The peanut (Arachis hypogaea) is an important food crop in much of the tropical and semi-tropical parts of the world. The peanut is an allotetraploid with an AABB genome formula derived from diploids A. duranensis (A genome) and A. ipaënsis (B genome). The success of an introgression program that aims to improve cultivated varieties of the peanut depends on whether the chosen B genome species is homologous with the B genome of the peanut.
No information is available on segregation analysis of DNA markers involving both pollen and self-progeny. Therefore, we used capillary electrophoresis- and fluorescence-based DNA fingerprinting together with single pollen collection and polymerase chain reaction (PCR) to investigate simple sequence repeat (SSR) marker segregation among 964 single pollens and 288 self-progenies (S1) of sugarcane cultivar LCP 85-384. Twenty SSR DNA fragments (alleles) were amplified by five polymorphic SSR markers. Only one non-parental SSR allele was observed in 2392 PCRs.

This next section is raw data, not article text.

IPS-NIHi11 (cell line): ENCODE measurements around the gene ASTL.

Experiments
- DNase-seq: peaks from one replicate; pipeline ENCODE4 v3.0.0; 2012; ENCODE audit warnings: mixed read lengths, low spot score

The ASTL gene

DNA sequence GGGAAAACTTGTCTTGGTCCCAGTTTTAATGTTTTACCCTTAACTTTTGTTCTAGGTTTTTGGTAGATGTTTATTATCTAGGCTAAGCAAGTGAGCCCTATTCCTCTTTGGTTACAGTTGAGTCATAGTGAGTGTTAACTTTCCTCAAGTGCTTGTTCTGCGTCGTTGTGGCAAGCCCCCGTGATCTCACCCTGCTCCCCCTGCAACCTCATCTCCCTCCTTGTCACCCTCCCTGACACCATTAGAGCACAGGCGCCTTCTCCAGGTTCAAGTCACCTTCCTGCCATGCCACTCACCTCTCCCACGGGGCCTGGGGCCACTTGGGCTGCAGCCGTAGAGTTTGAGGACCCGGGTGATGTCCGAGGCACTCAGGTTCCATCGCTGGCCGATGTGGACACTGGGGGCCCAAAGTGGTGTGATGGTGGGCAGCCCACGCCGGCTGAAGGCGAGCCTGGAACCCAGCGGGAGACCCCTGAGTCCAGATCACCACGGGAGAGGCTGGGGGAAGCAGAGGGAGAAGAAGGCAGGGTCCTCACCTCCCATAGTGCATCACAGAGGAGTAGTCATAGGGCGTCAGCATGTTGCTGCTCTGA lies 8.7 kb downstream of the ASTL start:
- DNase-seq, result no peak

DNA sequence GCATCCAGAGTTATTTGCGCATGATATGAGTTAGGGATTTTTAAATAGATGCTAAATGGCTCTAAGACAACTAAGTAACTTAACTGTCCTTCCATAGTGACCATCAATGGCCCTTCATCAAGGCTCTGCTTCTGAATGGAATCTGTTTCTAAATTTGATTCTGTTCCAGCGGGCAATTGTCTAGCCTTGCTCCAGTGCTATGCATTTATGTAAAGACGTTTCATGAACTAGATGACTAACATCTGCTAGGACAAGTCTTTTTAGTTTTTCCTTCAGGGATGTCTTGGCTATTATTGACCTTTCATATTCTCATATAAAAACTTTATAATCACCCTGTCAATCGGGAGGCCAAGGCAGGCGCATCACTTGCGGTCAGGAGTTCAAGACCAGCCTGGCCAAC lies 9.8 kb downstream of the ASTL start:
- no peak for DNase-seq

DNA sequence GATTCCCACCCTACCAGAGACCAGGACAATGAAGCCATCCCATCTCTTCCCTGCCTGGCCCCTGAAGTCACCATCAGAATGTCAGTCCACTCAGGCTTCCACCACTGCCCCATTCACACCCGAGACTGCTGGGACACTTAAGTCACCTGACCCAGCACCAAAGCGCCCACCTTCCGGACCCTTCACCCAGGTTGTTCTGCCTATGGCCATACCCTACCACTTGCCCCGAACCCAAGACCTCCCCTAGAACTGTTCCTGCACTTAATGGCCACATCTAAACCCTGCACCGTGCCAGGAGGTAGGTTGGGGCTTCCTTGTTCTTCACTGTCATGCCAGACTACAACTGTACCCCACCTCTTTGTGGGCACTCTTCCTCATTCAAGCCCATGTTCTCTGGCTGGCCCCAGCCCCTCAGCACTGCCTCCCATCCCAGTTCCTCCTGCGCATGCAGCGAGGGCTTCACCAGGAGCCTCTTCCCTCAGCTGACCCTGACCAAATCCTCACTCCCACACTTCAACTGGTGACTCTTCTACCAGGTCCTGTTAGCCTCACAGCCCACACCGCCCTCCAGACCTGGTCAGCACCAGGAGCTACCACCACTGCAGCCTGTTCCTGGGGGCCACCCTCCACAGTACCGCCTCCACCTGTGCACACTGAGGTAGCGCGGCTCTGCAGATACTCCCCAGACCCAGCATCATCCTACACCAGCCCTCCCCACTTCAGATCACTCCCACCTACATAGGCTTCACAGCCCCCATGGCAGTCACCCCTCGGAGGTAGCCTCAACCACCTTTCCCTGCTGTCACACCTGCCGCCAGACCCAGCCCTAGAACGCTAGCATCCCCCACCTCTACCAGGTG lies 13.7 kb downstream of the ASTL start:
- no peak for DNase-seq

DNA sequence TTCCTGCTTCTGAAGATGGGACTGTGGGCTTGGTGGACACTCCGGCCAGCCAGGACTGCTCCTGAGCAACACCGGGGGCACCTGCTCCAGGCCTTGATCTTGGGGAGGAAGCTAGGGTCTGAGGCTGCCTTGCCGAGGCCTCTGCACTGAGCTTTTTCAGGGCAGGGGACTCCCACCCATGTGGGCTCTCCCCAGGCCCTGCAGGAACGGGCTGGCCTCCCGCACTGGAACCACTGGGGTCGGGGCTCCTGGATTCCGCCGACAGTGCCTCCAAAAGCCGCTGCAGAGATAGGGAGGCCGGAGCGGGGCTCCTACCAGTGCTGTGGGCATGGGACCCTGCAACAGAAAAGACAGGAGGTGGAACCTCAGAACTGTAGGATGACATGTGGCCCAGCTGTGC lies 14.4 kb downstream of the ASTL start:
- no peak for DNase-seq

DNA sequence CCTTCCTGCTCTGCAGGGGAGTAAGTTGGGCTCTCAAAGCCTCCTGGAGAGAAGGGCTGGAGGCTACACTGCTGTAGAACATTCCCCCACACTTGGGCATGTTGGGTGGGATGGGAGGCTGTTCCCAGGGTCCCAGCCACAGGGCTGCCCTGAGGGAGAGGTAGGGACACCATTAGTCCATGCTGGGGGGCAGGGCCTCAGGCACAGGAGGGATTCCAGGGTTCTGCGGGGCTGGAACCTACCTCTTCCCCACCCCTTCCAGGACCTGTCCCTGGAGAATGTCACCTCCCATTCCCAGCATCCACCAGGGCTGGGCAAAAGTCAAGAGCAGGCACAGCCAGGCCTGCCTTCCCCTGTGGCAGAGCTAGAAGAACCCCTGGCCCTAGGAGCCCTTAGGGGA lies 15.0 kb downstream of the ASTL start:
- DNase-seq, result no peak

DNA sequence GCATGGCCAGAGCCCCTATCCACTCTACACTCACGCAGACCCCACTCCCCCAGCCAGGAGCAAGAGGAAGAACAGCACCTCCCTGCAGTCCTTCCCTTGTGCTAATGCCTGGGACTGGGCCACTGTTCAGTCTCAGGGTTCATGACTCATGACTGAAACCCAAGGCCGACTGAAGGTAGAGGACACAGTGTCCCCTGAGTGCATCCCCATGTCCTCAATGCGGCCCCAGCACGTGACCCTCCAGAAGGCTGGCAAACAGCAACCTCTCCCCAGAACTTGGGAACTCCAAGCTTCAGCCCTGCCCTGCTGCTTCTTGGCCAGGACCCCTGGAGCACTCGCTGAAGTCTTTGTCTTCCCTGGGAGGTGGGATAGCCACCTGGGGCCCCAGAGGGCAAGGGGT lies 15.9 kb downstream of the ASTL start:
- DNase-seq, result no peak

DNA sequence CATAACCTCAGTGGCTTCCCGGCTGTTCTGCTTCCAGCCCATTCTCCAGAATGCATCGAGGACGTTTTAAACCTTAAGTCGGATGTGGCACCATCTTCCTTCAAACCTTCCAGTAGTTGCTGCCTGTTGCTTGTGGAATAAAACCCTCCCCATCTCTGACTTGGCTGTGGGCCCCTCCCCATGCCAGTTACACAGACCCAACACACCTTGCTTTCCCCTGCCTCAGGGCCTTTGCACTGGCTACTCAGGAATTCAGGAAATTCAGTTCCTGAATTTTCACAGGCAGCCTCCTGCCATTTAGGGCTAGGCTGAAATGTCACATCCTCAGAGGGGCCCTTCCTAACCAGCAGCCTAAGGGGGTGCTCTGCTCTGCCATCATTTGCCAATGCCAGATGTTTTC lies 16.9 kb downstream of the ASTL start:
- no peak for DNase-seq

The plant species Camellia oleifera is an important producer of edible oil in China. However, it suffers from a low fruit-setting rate. This study used high resolution scanning electron microscopy of semi-thin tissue sections to investigate anther development and pollen formation, and to determine whether problems in forming functional pollen cause low seed setting rates. During anther development, cell sizes within the epidermis and end othecium gradually increase, and at the beginning of the microsporocyte phase, the cells become highly vacuolated.
Sexual diversity expressed by the Curcurbitaceae family is a primary example of developmental plasticity in plants. Most melon genotypes are andromonoecious, where an initial phase of male flowers is followed by a mixture of bisexual and male flowers. Over-expression of the CmACS-3 gene in melon plants showed an increased number of flower buds, and increased femaleness as demonstrated by a larger number bisexual buds.